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Chasma Boreale, Mars

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dc.contributor.author NASA
dc.contributor.author JPL-Caltech
dc.contributor.author ASU
dc.date.accessioned 2011-03-17T16:21:12Z
dc.date.available 2011-03-17T16:21:12Z
dc.date.issued 2011-03-17
dc.identifier.uri http://www.nasa.gov/multimedia/imagegallery/image_feature_1894.html
dc.identifier.uri http://hdl.handle.net/123456789/7633
dc.description.abstract Chasma Boreale, a long, flat-floored valley, cuts deep into Mars' north polar icecap. Its walls rise about 4,600 feet, or 1,400 meters, above the floor. Where the edge of the ice cap has retreated, sheets of sand are emerging that accumulated during earlier ice-free climatic cycles. Winds blowing off the ice have pushed loose sand into dunes and driven them down-canyon in a westward direction. This scene combines images taken during the period from December 2002 to February 2005 by the Thermal Emission Imaging System instrument on NASA's Mars Odyssey was part of a special series of images marking the orbiter as the longest-working Mars spacecraft in history. en_US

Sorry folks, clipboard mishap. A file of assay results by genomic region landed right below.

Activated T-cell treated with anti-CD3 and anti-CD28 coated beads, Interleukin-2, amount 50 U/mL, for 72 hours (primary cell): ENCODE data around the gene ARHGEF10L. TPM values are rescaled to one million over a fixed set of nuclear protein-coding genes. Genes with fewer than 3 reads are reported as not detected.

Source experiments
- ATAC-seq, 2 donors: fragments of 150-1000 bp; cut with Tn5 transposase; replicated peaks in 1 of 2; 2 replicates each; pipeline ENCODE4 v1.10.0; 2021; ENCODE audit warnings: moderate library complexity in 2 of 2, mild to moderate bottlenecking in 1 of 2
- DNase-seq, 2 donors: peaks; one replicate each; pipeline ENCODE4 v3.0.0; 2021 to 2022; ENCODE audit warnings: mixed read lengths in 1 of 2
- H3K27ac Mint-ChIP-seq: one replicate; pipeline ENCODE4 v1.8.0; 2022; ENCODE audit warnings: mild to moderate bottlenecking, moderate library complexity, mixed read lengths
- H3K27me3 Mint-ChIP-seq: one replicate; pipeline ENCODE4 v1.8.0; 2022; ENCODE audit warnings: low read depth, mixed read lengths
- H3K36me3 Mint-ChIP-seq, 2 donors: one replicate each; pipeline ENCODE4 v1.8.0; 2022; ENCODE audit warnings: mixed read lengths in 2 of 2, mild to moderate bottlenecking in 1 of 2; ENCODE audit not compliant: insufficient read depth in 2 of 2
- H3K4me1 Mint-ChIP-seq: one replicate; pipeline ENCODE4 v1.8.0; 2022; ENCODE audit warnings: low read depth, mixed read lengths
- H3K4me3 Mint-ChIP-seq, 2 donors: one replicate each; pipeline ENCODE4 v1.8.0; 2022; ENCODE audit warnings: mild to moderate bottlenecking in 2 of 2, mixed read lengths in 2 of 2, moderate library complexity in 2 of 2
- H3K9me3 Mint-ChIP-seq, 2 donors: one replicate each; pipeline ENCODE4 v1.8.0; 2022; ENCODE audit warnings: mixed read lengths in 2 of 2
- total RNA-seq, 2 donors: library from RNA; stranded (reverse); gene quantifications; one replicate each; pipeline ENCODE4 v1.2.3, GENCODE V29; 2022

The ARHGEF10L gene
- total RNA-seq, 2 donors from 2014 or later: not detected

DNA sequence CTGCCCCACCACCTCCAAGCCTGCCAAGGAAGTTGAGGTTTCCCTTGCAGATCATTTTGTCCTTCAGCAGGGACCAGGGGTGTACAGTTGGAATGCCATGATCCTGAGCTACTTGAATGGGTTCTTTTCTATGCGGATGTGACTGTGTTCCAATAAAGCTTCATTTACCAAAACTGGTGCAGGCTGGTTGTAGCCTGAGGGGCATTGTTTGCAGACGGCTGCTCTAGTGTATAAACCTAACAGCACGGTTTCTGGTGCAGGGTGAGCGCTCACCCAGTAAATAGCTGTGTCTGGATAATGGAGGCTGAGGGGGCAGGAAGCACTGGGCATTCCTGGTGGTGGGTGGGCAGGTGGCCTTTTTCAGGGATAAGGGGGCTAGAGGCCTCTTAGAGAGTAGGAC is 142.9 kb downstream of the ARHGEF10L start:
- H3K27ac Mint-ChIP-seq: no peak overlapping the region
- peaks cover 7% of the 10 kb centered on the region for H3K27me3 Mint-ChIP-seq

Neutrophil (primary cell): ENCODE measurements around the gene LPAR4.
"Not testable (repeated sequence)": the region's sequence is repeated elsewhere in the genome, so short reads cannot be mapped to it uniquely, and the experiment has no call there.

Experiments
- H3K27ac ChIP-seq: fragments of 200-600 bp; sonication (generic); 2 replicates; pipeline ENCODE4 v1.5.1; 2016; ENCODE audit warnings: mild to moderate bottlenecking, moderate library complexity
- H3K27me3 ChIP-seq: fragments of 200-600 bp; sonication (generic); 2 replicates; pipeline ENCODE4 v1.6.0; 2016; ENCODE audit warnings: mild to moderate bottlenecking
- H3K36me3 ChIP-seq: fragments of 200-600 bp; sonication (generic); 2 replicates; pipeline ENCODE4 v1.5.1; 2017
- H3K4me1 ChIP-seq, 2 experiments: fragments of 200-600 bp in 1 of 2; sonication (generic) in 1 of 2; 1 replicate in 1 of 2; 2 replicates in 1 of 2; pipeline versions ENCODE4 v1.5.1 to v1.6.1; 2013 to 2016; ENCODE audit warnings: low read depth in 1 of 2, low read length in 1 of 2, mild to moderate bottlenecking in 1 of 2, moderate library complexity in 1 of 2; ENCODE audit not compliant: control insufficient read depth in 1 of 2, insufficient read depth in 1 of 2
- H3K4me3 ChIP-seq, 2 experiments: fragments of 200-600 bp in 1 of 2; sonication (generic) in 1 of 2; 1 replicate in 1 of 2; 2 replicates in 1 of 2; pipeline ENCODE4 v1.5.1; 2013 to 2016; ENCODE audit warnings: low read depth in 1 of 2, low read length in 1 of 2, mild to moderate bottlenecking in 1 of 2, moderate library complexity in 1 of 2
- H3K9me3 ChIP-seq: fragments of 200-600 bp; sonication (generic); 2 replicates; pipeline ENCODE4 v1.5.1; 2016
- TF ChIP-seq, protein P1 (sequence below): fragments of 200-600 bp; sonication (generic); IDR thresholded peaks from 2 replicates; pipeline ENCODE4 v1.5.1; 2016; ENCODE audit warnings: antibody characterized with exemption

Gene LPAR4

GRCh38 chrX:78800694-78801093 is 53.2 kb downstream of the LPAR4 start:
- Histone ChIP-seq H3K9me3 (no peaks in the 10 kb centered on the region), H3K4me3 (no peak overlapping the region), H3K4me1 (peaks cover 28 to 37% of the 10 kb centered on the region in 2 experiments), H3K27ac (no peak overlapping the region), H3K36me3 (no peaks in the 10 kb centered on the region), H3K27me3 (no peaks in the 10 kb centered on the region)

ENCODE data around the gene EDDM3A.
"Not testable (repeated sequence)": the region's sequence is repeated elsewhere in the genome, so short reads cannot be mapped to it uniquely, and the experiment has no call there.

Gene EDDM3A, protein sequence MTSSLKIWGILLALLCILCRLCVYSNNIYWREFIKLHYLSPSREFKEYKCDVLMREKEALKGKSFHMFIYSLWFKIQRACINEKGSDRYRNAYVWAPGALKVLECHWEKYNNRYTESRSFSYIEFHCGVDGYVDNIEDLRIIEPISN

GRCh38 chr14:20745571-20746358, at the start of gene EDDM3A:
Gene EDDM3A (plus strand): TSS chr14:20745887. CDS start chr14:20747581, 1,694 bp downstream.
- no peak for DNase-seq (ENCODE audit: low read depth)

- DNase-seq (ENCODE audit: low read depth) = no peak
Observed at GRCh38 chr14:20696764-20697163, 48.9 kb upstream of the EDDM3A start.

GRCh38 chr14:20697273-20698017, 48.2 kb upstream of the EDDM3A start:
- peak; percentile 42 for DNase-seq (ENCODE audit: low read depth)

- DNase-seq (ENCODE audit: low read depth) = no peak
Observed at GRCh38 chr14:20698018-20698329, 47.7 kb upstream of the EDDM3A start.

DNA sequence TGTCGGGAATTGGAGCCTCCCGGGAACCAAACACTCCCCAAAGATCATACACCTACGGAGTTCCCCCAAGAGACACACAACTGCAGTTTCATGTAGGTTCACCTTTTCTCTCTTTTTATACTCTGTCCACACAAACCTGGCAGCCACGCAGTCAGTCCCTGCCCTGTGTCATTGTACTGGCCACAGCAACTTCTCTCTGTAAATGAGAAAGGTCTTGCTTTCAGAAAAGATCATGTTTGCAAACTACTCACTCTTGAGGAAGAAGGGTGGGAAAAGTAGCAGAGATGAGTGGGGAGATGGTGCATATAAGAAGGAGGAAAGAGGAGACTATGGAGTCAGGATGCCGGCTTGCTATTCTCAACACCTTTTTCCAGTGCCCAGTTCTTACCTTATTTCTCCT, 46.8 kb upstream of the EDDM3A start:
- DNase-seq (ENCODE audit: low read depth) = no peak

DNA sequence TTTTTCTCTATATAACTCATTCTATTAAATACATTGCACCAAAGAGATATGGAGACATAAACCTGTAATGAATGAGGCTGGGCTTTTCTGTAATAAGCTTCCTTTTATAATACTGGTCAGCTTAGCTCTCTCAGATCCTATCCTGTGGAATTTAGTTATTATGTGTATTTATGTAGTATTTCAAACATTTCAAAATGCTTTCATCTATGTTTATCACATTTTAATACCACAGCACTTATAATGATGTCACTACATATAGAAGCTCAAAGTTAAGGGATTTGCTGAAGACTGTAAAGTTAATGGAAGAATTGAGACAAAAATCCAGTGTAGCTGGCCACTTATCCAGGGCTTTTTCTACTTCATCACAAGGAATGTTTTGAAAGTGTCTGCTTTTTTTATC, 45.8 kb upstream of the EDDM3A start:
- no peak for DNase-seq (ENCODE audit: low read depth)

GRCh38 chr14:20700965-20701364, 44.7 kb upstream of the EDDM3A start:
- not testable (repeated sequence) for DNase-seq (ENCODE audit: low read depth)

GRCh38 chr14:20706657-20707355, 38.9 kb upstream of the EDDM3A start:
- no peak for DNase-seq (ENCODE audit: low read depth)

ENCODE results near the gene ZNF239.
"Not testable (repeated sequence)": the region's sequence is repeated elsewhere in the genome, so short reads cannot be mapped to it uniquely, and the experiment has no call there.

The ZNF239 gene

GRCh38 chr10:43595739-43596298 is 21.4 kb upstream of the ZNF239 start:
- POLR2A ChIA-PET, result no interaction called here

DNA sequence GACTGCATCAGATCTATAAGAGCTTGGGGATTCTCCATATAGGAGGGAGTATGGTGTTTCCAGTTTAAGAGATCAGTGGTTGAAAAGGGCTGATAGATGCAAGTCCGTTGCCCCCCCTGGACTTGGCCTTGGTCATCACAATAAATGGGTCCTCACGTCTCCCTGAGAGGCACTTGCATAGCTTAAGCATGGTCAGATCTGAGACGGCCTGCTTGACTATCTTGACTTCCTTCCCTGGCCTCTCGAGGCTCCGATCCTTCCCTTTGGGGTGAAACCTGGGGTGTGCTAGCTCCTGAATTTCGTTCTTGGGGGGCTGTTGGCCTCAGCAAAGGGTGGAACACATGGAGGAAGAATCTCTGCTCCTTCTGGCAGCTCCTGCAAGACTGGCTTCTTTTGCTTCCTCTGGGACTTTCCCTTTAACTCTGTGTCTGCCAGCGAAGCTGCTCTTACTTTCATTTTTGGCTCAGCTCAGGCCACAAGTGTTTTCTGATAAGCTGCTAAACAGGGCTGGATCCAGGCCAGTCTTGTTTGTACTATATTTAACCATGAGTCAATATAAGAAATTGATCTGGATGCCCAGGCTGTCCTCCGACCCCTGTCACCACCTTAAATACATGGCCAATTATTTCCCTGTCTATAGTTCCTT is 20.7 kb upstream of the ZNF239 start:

dc.title Chasma Boreale, Mars en_US
dc.type Image en_US

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